In the long run, the Waterfront Access Study Committee triggered a number of state efforts to address declining waterfront access. The North Carolina Department of Transportation increasingly coordinates with other agencies to enhance access development. The permitting processes for rebuilding waterfront facilities is being streamlined, and Boating Infrastructure Program Funding is being increased through boater fees. In addition, increased analysis on topics including Coastal Zone Management plans, the legality of “dockominiums,” and opening or closures of fish houses, are all helping track changes in waterfront access that need attention. In addition, a bill was introduced in the 2008 legislature to once again allocate $20 million dollars towards the Water Access and Marine Industry Fund. However, the bill failed to advance with difficult budget years since 2009. Since a change in the majority leadership in the North Carolina House of Representatives and Senate in 2010, no further proposals have surfaced. North Carolina Sea Grant has continued its review of fish houses, funding a Fish House Inventory Update in 2012 (which includes information on their use of the present use valuation tax). North Carolina Sea Grant also supported a study of North Carolina’s Down East communities in 2008-10, which led to an ongoing “Saltwater Connections” project.

Key Partners
The North Carolina Waterfront Access Study Committee
North Carolina Sea Grant

Lisa Schiavinato
Coastal Law, Policy & Community Development Specialist
NC Sea Grant
Fax: 919-515-7095

Louis Daniel, Director
N.C. Division of Marine Fisheries
P.O. Box 769
Morehead City, NC 28557

Gordon Meyers, Director
N.C. Wildlife Resources Commission
1751 Varsity Drive
1701 Mail Service Center
Raleigh, NC 27699-1701
Phone: 919-707-0010

Additional Information
Waterfront Access: Meetings Highlight Spectrum of Needs (pdf)

Spring 2011 news article in the News and Observer in Raleigh, N.C., about waterfront access protection efforts:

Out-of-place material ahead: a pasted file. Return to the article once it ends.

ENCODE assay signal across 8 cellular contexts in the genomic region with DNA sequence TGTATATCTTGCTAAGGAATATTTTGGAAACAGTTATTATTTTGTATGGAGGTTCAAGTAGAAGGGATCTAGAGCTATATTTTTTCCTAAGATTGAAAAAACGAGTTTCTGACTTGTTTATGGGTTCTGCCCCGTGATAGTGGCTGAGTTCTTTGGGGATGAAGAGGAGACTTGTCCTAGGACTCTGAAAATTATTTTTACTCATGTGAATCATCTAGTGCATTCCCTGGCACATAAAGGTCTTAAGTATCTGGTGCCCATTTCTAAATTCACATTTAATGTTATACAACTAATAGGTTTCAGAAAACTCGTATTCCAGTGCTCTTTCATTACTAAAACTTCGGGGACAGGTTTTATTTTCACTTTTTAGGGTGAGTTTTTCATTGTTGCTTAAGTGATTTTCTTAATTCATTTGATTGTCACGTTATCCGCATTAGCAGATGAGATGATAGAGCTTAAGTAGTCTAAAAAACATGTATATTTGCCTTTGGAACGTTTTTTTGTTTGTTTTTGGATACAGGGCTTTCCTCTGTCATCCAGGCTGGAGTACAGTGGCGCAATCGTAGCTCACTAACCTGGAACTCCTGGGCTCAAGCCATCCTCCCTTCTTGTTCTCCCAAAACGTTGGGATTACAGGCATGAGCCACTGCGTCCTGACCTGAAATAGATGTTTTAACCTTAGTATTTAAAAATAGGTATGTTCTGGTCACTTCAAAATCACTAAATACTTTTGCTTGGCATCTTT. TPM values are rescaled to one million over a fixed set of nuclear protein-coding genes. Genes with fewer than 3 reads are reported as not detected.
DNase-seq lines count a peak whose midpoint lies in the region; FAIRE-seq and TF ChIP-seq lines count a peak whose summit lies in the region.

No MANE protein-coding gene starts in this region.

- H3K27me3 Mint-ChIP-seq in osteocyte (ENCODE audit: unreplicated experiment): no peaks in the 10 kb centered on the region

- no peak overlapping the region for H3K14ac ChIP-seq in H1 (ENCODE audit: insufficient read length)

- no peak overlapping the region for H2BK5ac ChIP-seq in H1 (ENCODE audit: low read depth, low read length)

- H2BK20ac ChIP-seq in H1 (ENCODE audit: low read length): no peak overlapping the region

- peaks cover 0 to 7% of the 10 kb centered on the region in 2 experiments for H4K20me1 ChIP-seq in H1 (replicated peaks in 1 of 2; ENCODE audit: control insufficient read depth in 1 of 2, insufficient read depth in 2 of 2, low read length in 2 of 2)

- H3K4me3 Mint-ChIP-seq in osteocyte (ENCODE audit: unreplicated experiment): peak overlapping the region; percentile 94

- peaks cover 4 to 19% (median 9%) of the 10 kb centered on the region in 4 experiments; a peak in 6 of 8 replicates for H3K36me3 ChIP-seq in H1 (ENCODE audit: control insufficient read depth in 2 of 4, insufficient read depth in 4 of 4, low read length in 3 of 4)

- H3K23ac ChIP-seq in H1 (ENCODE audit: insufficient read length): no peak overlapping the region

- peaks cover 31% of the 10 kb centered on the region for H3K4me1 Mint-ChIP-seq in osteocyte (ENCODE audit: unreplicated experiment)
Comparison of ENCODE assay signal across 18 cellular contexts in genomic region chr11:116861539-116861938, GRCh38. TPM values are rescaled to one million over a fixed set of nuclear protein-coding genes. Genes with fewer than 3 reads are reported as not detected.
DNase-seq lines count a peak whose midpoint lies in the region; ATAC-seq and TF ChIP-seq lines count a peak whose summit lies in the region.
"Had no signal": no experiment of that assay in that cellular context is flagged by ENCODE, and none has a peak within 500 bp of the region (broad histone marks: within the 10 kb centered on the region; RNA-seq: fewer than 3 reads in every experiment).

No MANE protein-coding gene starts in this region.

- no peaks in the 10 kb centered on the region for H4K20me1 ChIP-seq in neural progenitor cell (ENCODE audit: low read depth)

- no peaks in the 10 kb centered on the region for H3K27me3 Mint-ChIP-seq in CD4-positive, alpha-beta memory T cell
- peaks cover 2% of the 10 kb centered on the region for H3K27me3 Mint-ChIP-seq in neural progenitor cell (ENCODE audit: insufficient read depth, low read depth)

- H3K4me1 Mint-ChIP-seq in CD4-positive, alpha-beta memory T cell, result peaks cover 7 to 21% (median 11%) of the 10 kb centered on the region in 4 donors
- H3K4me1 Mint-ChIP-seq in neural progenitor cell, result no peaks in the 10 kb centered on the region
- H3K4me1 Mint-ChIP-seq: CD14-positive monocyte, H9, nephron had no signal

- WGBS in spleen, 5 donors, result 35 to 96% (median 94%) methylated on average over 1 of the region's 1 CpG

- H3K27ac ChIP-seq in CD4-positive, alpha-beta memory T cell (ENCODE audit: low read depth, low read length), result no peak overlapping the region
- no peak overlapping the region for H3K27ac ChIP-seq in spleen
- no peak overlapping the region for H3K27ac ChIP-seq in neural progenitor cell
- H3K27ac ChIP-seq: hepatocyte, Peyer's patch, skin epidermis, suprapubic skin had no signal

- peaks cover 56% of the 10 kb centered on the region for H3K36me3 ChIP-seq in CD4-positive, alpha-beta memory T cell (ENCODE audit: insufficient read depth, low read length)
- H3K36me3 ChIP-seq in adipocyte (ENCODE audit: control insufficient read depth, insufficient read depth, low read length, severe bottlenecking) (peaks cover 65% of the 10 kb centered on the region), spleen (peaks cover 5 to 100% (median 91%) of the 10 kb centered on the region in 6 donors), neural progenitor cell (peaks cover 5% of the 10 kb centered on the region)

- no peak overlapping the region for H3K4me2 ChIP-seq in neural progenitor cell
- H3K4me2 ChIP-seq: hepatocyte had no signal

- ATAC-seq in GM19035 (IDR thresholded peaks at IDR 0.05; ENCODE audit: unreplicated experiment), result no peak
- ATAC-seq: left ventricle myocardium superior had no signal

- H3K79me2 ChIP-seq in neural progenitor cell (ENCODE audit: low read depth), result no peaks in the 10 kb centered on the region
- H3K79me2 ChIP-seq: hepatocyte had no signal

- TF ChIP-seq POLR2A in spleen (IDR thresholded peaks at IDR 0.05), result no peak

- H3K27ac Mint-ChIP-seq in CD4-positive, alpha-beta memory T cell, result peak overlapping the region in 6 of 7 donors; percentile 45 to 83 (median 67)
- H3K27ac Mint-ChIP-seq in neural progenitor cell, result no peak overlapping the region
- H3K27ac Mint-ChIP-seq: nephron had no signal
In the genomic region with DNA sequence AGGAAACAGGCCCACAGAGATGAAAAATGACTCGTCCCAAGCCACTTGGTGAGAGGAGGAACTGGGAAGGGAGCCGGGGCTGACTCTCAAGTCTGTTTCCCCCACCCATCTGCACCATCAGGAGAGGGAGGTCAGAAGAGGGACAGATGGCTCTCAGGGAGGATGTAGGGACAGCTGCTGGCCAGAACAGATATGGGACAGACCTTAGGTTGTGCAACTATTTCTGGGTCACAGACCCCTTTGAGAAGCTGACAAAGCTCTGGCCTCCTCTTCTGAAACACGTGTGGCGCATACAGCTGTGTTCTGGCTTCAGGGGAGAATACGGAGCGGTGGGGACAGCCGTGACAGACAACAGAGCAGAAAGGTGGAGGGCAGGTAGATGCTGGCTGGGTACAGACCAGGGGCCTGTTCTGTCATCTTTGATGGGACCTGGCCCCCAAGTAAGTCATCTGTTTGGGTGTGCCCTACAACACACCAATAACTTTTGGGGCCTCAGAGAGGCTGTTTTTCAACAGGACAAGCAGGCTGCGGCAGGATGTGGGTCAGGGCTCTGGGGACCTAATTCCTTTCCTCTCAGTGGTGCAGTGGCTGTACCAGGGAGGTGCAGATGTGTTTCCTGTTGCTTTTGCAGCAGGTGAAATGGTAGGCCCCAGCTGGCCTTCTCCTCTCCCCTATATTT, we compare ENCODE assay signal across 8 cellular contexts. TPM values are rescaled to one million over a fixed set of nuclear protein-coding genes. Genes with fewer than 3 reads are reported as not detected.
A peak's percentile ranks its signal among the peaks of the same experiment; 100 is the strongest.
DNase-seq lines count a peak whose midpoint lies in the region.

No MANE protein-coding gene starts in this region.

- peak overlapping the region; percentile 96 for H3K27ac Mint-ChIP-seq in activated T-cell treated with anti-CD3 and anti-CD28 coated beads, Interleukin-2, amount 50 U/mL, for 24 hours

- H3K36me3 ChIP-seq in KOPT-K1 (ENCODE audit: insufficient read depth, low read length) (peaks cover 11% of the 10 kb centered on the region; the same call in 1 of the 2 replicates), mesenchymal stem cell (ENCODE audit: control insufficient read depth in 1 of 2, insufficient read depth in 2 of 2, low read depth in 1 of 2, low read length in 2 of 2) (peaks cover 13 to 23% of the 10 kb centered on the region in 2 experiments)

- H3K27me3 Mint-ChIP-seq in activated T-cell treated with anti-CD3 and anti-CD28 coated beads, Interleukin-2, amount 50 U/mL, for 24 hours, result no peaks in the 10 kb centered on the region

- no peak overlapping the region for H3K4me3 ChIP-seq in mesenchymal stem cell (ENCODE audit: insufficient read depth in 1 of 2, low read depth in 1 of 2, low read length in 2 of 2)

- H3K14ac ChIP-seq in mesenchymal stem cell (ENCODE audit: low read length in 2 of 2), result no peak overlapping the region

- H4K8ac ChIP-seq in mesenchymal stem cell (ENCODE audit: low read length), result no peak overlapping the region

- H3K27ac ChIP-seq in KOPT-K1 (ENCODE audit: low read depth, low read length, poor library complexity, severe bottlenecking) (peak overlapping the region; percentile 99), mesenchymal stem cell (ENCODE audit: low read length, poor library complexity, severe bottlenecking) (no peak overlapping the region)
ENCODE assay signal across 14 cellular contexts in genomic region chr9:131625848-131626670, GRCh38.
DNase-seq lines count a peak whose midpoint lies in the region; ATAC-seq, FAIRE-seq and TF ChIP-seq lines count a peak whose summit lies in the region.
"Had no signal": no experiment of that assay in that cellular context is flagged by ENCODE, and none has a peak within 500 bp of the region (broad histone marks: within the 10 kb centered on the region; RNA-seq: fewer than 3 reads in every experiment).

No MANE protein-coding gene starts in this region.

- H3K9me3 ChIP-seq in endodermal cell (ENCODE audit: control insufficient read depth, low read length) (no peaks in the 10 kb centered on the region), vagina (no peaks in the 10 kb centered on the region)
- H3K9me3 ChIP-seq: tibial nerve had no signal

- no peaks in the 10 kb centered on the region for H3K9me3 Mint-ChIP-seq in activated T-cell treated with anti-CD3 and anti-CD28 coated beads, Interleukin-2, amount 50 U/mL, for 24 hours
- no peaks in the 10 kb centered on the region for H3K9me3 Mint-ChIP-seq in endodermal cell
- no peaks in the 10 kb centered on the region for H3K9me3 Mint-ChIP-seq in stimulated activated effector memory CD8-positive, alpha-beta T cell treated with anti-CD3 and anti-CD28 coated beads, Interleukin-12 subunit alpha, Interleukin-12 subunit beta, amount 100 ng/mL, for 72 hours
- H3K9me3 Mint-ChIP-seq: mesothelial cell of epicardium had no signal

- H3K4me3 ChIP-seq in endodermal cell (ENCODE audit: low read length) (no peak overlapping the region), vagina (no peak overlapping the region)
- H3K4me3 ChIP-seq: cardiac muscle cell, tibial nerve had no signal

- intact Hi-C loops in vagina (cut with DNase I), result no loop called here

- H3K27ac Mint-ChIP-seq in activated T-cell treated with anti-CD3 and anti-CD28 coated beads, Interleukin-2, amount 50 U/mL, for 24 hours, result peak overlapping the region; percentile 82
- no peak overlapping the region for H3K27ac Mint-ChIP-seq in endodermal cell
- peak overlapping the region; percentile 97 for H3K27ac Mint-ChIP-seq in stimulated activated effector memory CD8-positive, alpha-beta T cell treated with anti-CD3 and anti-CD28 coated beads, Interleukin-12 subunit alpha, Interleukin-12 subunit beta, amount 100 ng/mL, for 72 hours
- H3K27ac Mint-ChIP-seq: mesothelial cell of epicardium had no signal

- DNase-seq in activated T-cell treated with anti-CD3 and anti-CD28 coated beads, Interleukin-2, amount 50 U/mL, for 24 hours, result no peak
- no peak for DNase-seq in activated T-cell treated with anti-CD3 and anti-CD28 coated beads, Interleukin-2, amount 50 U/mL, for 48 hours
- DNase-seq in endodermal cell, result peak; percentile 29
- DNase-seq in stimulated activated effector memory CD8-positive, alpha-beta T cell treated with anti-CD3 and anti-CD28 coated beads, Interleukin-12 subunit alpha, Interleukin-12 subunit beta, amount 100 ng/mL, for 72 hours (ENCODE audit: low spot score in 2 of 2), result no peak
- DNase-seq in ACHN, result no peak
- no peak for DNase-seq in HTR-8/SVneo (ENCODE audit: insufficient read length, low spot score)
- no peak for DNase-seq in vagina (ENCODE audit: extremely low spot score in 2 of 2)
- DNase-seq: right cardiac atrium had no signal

North Carolina Water Access Study Committee Final Report:

Coastwatch (North Carolina Sea Grant’s Magazine), Spring 2007 issue focus: Waterfront Access Meetings Highlight a Spectrum of Needs.

An Inventory of North Carolina Fish Houses, March 27, 2007, Barbara J. Garrity-Blake, The University of North Carolina at Wilmington, and Barry Nash, The North Carolina Sea Grant College Program at the North Carolina State Seafood Laboratory. Available online at: (scroll down to 2007)

An Inventory of North Carolina Fish Houses, Five Year Update, 2012. Barbara Garrity Blake and Barry Nash.

Last updated 25-Mar-13


  • Southeast

Geographic Scope

  • Statewide

Governance Structure

  • Dillon Rule


  • Loss of commercial and/or recreational access and associated user conflicts
  • Economic development
  • What will happen if we do nothing?
  • Loss or preservation of heritage (cultural, maritime, etc.)


Waterfront Uses

  • Public access (docks/wharfs/beach/park)
  • Pier/dock/wharf/lift
  • Boat ramp/lift
  • Commerical fishing
  • Recreational boating, kayaking, other recreational watercraft
  • Educational facility (museum, aquarium, interpretive center, etc.)

Digital Coast Snapshots
State Economic Indicators